Thursday, July 3, 2008

Deconstructing "Analysis"

The word "analysis," from the Greek, ana-lysis, literally meaning to un-tie or dis-entangle, suggests, in its place in the word "psycho-analysis," an untying of the soul, or to put it crudely, a disentangling of consciousness.

This seems rather odd, at first, given that psychoanalysis claims to understand consciousness and the inner-symbolic structure of the psyche. Yet further reflection leads us to notice that psychoanalysis can only make its claims to knowledge by arguing that it is an objective science. And so, while psychoanalysis focuses on subjectivity, it does so at its desk, observing its "cases" reclining on distant sofas. Psychoanalysis seeks to untie itself from its subject in order to know it. How gloriously paradoxical! How senseless one would be, on the one hand, to study a subject one has no interest in, yet how doomed one would be, if one was so invested in one's subject so as not to be able to reflect upon it.

There is, I believe, a solution to this paradox, and one which extends beyond the bounds of mere psychoanalysis. And that is that the untying which psychoanalysis seeks to accomplish is not simply an untying of itself as a science from its "patients," but an untying of the patients from themselves. If both subject and object are untied, somehow they are able to meet in the atopological between, a between as easy to miss as the Hogwart's Platform 9''3/4 (See J.K. Rowling's Harry Potter).

Analysis of anything, be it of the psyche, of the divine, of culture, music, geometry, algebra or rhetoric, succeeds when subject and object are able to untie from themselves and from each other in order to meet in non-space. I use the metaphor of space, simply because space is most obviously relational. Something is here in relation to this over there, but it is never here in virtue of itself. Hereness and thereness are contingent and contextual, but analysis brings them to an ec-static level.

Thus, analysis, though it often seems dry and forced, can, if it succeeds in doing what it's name suggests, truly un-knot the obvious and open up the secret. And this, I add as a footnote, is why religion must be critical and analytical if it is also to be spiritual. For spirituality is not opposed to analysis. Rather, it is what analysis, what thought, what deconstruction, make possible. The mystical experience is founded on doubt and skepticism, and this is what makes it especially powerful. For in the words of Franz Rosenzweig, "the mystic and the atheist shake hands."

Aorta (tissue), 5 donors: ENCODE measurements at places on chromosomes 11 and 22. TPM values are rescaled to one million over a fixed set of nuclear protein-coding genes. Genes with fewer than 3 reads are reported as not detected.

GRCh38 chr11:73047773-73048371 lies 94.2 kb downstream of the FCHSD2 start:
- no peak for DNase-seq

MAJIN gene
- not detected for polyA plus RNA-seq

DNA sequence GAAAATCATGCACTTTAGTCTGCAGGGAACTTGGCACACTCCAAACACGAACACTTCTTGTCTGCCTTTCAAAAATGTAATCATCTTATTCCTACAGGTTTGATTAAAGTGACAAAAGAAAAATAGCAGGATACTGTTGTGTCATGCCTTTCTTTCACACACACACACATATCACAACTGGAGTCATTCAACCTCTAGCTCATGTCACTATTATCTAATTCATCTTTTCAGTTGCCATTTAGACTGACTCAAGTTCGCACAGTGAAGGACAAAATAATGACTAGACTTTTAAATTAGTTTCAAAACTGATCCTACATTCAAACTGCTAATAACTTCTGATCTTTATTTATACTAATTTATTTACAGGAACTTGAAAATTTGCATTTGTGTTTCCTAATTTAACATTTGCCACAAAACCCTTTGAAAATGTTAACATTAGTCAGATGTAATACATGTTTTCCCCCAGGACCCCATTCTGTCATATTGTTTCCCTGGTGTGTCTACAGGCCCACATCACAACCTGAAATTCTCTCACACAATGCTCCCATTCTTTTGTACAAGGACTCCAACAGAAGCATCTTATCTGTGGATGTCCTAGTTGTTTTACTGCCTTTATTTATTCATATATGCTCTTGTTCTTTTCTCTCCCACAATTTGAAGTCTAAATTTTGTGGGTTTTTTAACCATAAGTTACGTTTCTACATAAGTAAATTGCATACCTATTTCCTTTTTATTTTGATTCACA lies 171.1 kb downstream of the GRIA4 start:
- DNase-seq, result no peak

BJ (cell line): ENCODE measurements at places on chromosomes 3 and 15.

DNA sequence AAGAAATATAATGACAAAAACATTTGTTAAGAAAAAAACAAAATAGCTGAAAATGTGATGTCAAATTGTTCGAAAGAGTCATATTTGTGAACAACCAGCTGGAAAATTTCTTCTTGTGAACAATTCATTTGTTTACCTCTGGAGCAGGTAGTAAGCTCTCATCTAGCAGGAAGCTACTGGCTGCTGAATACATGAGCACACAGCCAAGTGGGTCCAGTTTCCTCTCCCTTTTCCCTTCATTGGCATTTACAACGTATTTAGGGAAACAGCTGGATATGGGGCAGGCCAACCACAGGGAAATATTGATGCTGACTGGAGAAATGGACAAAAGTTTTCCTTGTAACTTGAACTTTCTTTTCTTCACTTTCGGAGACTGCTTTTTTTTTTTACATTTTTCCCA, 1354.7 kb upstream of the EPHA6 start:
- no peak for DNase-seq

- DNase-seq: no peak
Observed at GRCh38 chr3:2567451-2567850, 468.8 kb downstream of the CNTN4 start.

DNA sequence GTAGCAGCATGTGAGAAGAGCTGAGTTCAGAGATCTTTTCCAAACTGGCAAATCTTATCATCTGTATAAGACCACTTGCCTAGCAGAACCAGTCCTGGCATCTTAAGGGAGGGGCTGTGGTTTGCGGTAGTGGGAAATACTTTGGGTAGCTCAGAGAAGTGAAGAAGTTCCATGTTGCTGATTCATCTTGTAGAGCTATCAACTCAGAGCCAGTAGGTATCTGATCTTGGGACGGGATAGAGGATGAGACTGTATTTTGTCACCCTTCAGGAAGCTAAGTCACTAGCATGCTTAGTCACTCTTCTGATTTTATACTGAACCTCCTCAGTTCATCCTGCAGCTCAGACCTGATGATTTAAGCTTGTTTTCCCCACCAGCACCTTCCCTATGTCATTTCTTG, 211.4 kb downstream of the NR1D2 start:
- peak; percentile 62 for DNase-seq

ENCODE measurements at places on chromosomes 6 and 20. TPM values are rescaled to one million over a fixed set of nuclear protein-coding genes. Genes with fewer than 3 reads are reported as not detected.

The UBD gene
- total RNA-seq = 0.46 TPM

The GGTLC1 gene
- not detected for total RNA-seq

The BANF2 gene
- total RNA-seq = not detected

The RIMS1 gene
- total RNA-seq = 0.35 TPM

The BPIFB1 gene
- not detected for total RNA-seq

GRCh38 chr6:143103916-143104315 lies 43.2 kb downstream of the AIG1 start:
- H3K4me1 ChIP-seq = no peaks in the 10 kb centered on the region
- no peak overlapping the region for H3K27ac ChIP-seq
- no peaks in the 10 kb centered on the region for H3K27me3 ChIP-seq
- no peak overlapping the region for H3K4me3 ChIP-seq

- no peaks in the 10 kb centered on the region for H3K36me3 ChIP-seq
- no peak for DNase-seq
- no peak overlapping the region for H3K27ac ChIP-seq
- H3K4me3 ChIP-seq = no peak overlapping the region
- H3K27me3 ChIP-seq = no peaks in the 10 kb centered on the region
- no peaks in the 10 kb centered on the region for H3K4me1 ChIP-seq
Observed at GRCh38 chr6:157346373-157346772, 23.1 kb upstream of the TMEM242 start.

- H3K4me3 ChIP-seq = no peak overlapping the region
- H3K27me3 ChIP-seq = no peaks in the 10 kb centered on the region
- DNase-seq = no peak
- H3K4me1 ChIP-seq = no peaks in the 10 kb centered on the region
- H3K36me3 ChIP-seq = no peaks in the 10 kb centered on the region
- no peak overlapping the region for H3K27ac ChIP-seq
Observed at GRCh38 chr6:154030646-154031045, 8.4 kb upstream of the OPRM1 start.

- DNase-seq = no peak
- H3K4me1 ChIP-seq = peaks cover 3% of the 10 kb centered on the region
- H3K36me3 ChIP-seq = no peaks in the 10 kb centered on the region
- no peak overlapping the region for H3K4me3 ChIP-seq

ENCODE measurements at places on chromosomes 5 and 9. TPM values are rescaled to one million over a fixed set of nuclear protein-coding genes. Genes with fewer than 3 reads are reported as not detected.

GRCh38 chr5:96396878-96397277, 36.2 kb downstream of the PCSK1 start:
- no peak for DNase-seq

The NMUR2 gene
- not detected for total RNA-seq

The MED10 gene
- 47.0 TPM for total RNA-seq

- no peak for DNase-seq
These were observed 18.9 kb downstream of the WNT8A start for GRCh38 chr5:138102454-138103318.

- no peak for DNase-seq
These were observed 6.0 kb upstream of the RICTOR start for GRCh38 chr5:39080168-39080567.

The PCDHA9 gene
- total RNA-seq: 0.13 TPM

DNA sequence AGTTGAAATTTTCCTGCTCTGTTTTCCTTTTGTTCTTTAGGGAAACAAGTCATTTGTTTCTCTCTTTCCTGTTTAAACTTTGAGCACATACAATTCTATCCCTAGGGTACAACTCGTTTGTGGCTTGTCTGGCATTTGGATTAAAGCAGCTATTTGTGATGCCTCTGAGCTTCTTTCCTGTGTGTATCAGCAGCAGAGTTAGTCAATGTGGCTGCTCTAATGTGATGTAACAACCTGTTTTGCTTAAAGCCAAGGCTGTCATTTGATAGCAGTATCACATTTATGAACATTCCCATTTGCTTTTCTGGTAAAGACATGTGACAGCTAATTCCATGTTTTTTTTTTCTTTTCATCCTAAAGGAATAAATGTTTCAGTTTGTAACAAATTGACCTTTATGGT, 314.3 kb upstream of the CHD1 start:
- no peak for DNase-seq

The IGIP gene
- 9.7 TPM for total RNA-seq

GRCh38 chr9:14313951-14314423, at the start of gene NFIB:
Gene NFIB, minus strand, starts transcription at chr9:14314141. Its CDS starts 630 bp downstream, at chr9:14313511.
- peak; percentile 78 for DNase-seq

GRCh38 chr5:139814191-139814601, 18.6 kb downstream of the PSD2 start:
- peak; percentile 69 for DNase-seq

The Trauma of the Wound: Some Graeco-Judaeo-Christio Thoughts

In Greek, the word "trauma," means wound. And modern thought rightly understands a traumatic experience to be one which stays with us even after its occurrence and passage, just as a scar remains even after its aboriginal wound has healed. Yet there is something negative in our use of the word trauma, and by association, in our conception of the wound. It's as if the wound and the trauma that it leaves behind are things we'd like to avoid altogether. Initially and for the most part we believe that wounds are crippling. We do not realize that they are often what stirs us to walk.

For if the wound is that which cannot close, or which, upon closing, leaves a trace, a sign, a memory, in its place, is the wound not something necessary for our self-consciousness? For without a wound, that is, without a past, who are we? Without the wound of heritage, the wound of history, the wound of temporality, do we not become simply still-lifes in a stagnant, albeit beautiful painting? We would "be," if we can even use that verb, like a vibrantly painted pear that has no knowledge of the painting in which its presence is illuminated and no knowledge of its creator in whose absence its vitality is substantiated. Thus, the wound, opens us, in its opening, not to be the fruit that hangs in paintings and on trees, but to be the painters and pluckers of such fruit. The wound, the opening, out of which the inner "elements" flow, brings us out of hiding and into a "there," into a context. The wound is our pretext. Trauma is our pretext. The life-force that grounds us and is begrounded by us is not, then, dirt or clay, water or fire, or even energy, but trauma, understood as the wound.

Now, if in Christian theology, the wound of Christ, functions as a symbol of his selfless suffering which makes possible salvation, it becomes evident why such an image is powerful, moving, traumatic. The wound signifies all of the problems that accompany a state of post-Edenic falleness. The wound signifies suffering, evil, death. The wound of Christ is traumatic, not simply in its graphicness, but in its allusion to the primordial wound, the wound man supposedly caused to God when he disobeyed him and lied to him (evidenced by the line, "And the LORD called out, 'where are you?'") and the wound God assuredly caused to man, when he banished him. With the repetition of the wound in Christ, the underlying meaning is not salvation in the obvious, orthodox sense. For since Christ's death we do not live in Eden, we do not live in the garden of innocence so awesomely painted over the centuries. Christ's wound offers salvation not in a return to Eden, for Eden is a world free of wounds altogether, but salvation through being wounded, salvation through accepting memory, suffering, death, change. What it means to find salvation in Christ, then, is not to be transported into Eden, not even in regards to the soul. Rather, the salvation that the wounded God-man offers is one in which Eden becomes a wound of which we are proud, a wound on whose existence we depend for our being. Christ's acceptance of death, of the wound, offers us an opportunity to reject with joy any longing for eternity, immortality, concepts which exist only in the mindless world of the painting, and encourages us to find redemption in the wound in itself. We must become attuned to our wounds, and we must do so, never once and for all, but progressively and repeatedly. And we must do this not as despairing and troubled children "traumatized" by the wound, but as heroes "dramatized" by it, brought to life by it, "ekked" on by it.